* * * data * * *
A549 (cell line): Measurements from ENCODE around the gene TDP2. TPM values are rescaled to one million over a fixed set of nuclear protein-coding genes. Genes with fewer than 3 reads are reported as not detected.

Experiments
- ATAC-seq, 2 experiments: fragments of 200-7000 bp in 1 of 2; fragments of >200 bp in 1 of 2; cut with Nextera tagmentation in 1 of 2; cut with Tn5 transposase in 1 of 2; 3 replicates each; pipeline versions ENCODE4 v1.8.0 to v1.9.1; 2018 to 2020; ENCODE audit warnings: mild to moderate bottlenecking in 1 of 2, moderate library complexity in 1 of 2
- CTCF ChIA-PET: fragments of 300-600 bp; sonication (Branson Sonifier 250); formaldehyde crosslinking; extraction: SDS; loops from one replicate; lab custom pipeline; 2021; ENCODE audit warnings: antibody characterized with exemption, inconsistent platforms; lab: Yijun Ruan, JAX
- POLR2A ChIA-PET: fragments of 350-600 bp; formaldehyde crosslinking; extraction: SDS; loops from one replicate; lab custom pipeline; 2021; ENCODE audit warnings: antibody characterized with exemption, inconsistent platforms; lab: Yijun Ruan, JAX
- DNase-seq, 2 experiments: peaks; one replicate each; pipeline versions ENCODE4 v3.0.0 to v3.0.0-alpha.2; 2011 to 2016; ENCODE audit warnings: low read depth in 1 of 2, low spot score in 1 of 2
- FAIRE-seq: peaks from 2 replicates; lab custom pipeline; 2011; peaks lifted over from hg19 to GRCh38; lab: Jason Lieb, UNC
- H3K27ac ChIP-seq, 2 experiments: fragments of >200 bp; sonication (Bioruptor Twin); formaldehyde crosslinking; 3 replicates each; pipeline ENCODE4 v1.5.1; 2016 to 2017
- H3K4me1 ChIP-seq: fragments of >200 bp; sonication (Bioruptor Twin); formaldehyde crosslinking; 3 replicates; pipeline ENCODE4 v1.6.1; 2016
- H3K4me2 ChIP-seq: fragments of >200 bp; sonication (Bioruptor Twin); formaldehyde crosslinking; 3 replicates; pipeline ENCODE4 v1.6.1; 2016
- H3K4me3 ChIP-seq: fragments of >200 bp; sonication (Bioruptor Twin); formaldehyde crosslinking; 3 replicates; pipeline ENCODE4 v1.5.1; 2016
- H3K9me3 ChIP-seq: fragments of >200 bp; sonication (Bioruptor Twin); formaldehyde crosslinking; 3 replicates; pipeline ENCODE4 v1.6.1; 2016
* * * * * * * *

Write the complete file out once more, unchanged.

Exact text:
A549 (cell line): Measurements from ENCODE around the gene TDP2. TPM values are rescaled to one million over a fixed set of nuclear protein-coding genes. Genes with fewer than 3 reads are reported as not detected.

Experiments
- ATAC-seq, 2 experiments: fragments of 200-7000 bp in 1 of 2; fragments of >200 bp in 1 of 2; cut with Nextera tagmentation in 1 of 2; cut with Tn5 transposase in 1 of 2; 3 replicates each; pipeline versions ENCODE4 v1.8.0 to v1.9.1; 2018 to 2020; ENCODE audit warnings: mild to moderate bottlenecking in 1 of 2, moderate library complexity in 1 of 2
- CTCF ChIA-PET: fragments of 300-600 bp; sonication (Branson Sonifier 250); formaldehyde crosslinking; extraction: SDS; loops from one replicate; lab custom pipeline; 2021; ENCODE audit warnings: antibody characterized with exemption, inconsistent platforms; lab: Yijun Ruan, JAX
- POLR2A ChIA-PET: fragments of 350-600 bp; formaldehyde crosslinking; extraction: SDS; loops from one replicate; lab custom pipeline; 2021; ENCODE audit warnings: antibody characterized with exemption, inconsistent platforms; lab: Yijun Ruan, JAX
- DNase-seq, 2 experiments: peaks; one replicate each; pipeline versions ENCODE4 v3.0.0 to v3.0.0-alpha.2; 2011 to 2016; ENCODE audit warnings: low read depth in 1 of 2, low spot score in 1 of 2
- FAIRE-seq: peaks from 2 replicates; lab custom pipeline; 2011; peaks lifted over from hg19 to GRCh38; lab: Jason Lieb, UNC
- H3K27ac ChIP-seq, 2 experiments: fragments of >200 bp; sonication (Bioruptor Twin); formaldehyde crosslinking; 3 replicates each; pipeline ENCODE4 v1.5.1; 2016 to 2017
- H3K4me1 ChIP-seq: fragments of >200 bp; sonication (Bioruptor Twin); formaldehyde crosslinking; 3 replicates; pipeline ENCODE4 v1.6.1; 2016
- H3K4me2 ChIP-seq: fragments of >200 bp; sonication (Bioruptor Twin); formaldehyde crosslinking; 3 replicates; pipeline ENCODE4 v1.6.1; 2016
- H3K4me3 ChIP-seq: fragments of >200 bp; sonication (Bioruptor Twin); formaldehyde crosslinking; 3 replicates; pipeline ENCODE4 v1.5.1; 2016
- H3K9me3 ChIP-seq: fragments of >200 bp; sonication (Bioruptor Twin); formaldehyde crosslinking; 3 replicates; pipeline ENCODE4 v1.6.1; 2016